Yes, it does but it is lighter in texture.

      • Doreen Littleton says:

        I lived in the south all my life too and never heard of this. Love cornbread and corn fritters. Have to try this. I guess the beaten egg whites is what makes it lighter.

  28. Rosetta McFadden says:

    I was raised on spoon bread. It’s hard to believe anyone from the South has not even heard of spoon bread. Have they heard about corn meal mush?

    • I lived in the South (Tennessee) until I moved to Texas at the age of 38 and I’ve never heard of spoon bread but I have heard of corn meal mush. My parents and grandparents never made spoon bread but they did make corn meal mush. Maybe it is popular in some parts of the South and not in other parts.

  29. My mom always used 2 cups. self rising flour, 1 cup of milk or water maybe 1 teaspoon of sugar. Grease iron skillet,pour n bake until top is golden brown. Spread butter over top.

    • I’ve never tried it without cornmeal, Pam. I’ll have to give your way a try!

    • That is a completely different bread not spoon bread. Spoon bread is always made with meal. A well know college in central KY, Berea College has a restaurant called Boone Tavern (no alcoholic beverage served–a dry community) where spoonbread is served each evening as a side dish. In September the community has a festival called the Spoonbread Festival. Spoonbread will be available both at the Boone Tavern and at the park in another part of town. There will be several events that weekend to celebrate this festival. Berea is about 45 miles south of Lexington, KY and has a history dating back to the Civil War. Many crafts will be featured during this week throughout the town.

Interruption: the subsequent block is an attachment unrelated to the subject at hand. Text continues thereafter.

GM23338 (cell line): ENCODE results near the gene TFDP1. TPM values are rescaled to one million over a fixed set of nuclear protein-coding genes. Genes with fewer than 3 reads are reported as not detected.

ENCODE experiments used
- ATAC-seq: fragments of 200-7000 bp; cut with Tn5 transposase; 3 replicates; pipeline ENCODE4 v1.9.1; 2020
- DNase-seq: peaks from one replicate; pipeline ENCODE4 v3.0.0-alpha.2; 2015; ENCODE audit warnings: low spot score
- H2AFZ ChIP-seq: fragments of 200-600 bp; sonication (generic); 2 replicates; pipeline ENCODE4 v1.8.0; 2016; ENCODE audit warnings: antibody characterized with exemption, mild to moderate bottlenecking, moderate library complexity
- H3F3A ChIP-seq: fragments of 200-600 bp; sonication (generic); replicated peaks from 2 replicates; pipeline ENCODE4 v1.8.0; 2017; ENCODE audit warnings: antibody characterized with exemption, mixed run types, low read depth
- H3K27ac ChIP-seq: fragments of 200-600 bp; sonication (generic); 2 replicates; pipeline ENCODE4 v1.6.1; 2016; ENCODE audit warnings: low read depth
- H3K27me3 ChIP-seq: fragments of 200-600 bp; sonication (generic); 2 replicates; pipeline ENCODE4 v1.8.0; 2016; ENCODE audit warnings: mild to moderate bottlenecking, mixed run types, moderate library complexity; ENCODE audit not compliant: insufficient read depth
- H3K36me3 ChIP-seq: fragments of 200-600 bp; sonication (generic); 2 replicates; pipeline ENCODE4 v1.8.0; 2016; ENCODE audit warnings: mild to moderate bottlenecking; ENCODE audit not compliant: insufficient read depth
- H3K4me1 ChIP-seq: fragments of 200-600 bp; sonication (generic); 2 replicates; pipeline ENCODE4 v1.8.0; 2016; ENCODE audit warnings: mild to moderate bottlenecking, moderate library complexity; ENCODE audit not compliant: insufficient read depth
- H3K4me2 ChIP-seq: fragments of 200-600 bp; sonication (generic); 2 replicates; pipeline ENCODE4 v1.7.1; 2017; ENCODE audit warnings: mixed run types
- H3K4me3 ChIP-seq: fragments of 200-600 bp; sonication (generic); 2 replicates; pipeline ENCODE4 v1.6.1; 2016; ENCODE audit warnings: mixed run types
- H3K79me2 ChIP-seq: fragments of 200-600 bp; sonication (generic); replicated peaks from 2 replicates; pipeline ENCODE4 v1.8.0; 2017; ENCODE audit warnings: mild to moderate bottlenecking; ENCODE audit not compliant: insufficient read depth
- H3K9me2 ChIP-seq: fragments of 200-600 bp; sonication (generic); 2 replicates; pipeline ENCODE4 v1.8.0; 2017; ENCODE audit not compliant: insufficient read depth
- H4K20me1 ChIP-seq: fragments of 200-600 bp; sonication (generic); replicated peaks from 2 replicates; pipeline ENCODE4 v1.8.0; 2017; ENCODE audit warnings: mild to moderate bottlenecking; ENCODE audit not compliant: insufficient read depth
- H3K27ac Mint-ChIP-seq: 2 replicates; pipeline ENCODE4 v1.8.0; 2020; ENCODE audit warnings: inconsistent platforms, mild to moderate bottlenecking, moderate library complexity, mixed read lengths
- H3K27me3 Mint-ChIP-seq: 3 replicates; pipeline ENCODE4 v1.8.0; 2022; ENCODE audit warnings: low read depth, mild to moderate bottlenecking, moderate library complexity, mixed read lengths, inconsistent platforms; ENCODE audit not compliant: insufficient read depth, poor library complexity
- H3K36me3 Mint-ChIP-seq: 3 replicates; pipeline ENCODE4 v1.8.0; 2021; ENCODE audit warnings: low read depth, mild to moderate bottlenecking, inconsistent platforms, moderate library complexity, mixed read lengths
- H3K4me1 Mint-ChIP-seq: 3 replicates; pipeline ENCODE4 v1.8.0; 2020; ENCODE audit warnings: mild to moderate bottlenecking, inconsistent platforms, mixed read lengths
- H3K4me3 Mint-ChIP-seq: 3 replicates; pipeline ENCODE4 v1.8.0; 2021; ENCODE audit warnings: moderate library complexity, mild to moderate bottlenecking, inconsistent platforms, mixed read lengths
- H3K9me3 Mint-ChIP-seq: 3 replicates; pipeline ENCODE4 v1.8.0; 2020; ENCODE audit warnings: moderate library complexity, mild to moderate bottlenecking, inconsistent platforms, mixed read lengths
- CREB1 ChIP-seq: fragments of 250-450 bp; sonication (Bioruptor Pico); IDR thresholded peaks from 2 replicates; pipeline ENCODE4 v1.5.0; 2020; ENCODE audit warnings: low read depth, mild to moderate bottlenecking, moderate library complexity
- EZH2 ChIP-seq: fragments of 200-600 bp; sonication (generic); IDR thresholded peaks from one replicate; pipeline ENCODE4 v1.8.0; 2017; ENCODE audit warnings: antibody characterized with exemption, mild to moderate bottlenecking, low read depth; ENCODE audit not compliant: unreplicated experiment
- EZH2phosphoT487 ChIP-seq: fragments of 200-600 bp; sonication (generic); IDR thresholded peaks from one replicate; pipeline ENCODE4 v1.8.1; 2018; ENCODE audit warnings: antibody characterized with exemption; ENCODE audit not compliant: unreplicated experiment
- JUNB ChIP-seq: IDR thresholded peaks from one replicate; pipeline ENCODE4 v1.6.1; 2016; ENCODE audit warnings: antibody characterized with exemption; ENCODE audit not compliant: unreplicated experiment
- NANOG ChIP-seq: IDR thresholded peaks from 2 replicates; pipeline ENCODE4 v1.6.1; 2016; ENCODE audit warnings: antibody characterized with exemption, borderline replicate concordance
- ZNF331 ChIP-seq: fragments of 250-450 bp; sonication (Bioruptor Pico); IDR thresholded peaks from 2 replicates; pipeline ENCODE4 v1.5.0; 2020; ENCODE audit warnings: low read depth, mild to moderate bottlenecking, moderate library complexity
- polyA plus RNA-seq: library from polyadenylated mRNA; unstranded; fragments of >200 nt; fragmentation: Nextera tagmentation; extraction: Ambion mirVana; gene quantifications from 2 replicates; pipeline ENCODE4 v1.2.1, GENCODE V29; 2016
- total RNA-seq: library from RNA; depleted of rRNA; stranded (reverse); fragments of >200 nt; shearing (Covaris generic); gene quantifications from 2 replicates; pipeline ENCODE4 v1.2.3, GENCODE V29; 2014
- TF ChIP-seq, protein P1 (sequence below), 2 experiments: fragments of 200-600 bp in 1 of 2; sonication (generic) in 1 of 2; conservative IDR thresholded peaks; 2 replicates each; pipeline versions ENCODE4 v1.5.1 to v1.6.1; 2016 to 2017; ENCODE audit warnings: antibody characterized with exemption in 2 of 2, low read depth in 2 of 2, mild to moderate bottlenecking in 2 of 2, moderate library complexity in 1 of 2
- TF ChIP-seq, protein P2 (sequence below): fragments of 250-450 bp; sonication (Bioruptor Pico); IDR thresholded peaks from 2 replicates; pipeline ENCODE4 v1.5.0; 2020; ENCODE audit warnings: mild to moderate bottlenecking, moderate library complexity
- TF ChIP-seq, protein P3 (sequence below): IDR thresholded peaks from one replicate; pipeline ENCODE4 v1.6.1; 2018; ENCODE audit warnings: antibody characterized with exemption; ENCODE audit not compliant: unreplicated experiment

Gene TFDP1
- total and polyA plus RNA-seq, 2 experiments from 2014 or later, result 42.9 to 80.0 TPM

30. I just stumbled across your site via FB. Can this be made ahead and warmed up in the microwave?
    We are having a carry in at church in a couple of weeks that’s featuring Southern cooking and would love to take this!

  31. Making this for breakfast tomorrow:) Thanks